The ‘State of Australia’s Skills 2021’ report estimates that aged and disabled carer jobs will grow by 54,700 (24.7%) over the next four years. 

Serious staffing shortages in the aged care industry have also prompted TAFEs and education providers, such as Griffith TAFE and Uniting NSW & ACT, to offer aged care training.

3. Data scientists

Today’s modern world runs on data. 

Whether it’s financial insights, understanding customer behaviour or research, people who can manage and reason over large amounts of data are in high demand. 

According to the National Skills Commission, “data scientists find and interpret rich data sources, manage large amounts of data, merge data sources, ensure consistency of data-sets, and create visualisations to aid in understanding data. They build mathematical models, present and communicate data insights and findings, and recommend ways to apply data.”

Because of this, we can expect almost every company to employ at least one data scientist.

4. Software engineers

Technology roles have long featured on the emerging jobs list and will continue to dominate a large percentage of our jobs market. 

But it’s not just the tech industry that requires tech talent anymore – almost every industry and business are shifting to digital products, which will inevitably require tech workers. 

The rapid emergence of roles like software engineers and full-stack developers makes sense. 

Most business and casual interactions moved online during the height of the pandemic, and they’re expected to stay there. The technology that enables these interactions requires highly-skilled, specialised workers to create and maintain it.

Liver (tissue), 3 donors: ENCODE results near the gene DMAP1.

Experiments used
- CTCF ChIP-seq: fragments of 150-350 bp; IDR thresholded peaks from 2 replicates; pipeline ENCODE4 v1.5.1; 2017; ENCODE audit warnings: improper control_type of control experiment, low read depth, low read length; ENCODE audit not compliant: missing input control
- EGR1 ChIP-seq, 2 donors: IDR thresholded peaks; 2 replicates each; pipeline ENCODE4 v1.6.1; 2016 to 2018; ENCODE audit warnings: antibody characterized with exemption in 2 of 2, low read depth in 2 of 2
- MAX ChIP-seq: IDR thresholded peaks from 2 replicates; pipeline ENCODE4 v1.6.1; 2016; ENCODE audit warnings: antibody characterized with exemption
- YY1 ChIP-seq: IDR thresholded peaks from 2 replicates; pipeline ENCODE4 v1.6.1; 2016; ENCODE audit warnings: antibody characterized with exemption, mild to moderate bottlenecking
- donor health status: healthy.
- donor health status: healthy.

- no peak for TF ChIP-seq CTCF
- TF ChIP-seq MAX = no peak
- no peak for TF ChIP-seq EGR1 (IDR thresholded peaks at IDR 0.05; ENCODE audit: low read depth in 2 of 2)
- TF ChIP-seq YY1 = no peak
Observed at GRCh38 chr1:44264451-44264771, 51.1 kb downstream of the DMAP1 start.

The versatility of software engineers means they are in hot demand across various industries and companies looking to add tech capacity as efficiently as possible. Jobs in software and applications programming mirrors this sentiment, and are expected to increase by 30% between now and 2025. 

Emerging education providers – the likes of Developers Institute – are committed to providing specialised, industry-driven training to meet this demand for developer talent.

Digital strategists, marketers and experience designers, among other emerging occupations

The World Economic Forum predicts 97 million global roles will emerge over the next five years. These roles will be a hybrid of new occupations and existing ones, requiring digital and human components. 

Other emerging occupations include:

  • Customer success managers
  • Cyber security specialists
  • Experience designers
  • Digital strategists
  • Marketing and advertising specialists
  • AI and machine learning specialists

Our previous blog unpacked the top 10 in-demand jobs of 2020 and 2021. While some of these have decreased slightly in demand, they are still as important as ever.

We need to limit our dependence on the attraction and migration of skilled workers from outside Australia’s borders.

To create a better-matched supply and demand of workers, we need to bolster our education and training system and continue to cultivate a culture of lifelong learning and upskilling.

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Claudia Reiners
Head of Strategy